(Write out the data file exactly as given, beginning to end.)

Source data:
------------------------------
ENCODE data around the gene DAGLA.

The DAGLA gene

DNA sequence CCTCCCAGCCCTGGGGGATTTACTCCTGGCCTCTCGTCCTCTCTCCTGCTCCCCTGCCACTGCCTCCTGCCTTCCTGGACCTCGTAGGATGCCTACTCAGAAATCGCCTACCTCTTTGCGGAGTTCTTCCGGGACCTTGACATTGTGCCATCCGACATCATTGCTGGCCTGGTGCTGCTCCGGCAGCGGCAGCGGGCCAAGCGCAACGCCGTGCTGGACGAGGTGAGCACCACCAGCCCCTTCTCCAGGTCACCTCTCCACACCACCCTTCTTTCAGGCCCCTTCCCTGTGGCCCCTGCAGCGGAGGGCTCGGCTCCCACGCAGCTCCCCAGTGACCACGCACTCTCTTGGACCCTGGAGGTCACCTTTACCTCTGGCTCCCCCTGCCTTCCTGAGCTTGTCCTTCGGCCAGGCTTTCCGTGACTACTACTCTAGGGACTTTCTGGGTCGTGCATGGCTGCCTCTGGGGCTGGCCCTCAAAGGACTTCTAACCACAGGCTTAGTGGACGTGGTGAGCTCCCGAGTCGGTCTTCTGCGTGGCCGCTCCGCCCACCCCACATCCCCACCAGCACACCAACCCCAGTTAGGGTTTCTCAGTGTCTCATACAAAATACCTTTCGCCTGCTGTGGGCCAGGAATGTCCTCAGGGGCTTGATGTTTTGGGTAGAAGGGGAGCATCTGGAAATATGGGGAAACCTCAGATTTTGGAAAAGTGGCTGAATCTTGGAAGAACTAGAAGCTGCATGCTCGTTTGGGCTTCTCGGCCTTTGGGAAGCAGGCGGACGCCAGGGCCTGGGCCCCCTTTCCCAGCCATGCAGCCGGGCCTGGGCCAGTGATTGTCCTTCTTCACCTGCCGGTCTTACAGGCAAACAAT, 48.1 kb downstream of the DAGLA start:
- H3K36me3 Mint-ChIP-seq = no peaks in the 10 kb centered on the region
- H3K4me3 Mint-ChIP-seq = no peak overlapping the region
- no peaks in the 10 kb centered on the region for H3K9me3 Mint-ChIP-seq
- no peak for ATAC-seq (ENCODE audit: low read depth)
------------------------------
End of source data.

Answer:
ENCODE data around the gene DAGLA.

The DAGLA gene

DNA sequence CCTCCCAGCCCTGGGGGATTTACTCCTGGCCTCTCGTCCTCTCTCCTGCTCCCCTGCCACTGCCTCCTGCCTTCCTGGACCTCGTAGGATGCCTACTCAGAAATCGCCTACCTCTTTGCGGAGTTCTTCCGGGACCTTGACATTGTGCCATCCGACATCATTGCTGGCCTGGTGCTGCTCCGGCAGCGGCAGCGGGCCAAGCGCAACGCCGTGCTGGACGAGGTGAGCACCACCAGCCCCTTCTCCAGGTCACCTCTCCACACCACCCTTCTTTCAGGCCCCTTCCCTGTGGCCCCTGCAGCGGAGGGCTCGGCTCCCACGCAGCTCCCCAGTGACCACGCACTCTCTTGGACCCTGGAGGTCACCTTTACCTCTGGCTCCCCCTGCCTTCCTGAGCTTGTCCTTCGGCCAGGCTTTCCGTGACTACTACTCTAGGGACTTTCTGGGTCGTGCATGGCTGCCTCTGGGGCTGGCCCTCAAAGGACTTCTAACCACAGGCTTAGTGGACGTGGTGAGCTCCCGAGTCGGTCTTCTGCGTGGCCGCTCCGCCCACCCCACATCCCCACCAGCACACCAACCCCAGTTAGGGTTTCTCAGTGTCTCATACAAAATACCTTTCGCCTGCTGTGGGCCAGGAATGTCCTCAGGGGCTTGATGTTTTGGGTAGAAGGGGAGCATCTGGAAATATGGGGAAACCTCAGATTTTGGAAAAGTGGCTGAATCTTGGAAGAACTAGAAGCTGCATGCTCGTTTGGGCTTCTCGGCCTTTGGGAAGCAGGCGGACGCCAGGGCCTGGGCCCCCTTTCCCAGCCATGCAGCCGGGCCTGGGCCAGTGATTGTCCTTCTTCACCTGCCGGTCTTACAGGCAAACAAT, 48.1 kb downstream of the DAGLA start:
- H3K36me3 Mint-ChIP-seq = no peaks in the 10 kb centered on the region
- H3K4me3 Mint-ChIP-seq = no peak overlapping the region
- no peaks in the 10 kb centered on the region for H3K9me3 Mint-ChIP-seq
- no peak for ATAC-seq (ENCODE audit: low read depth)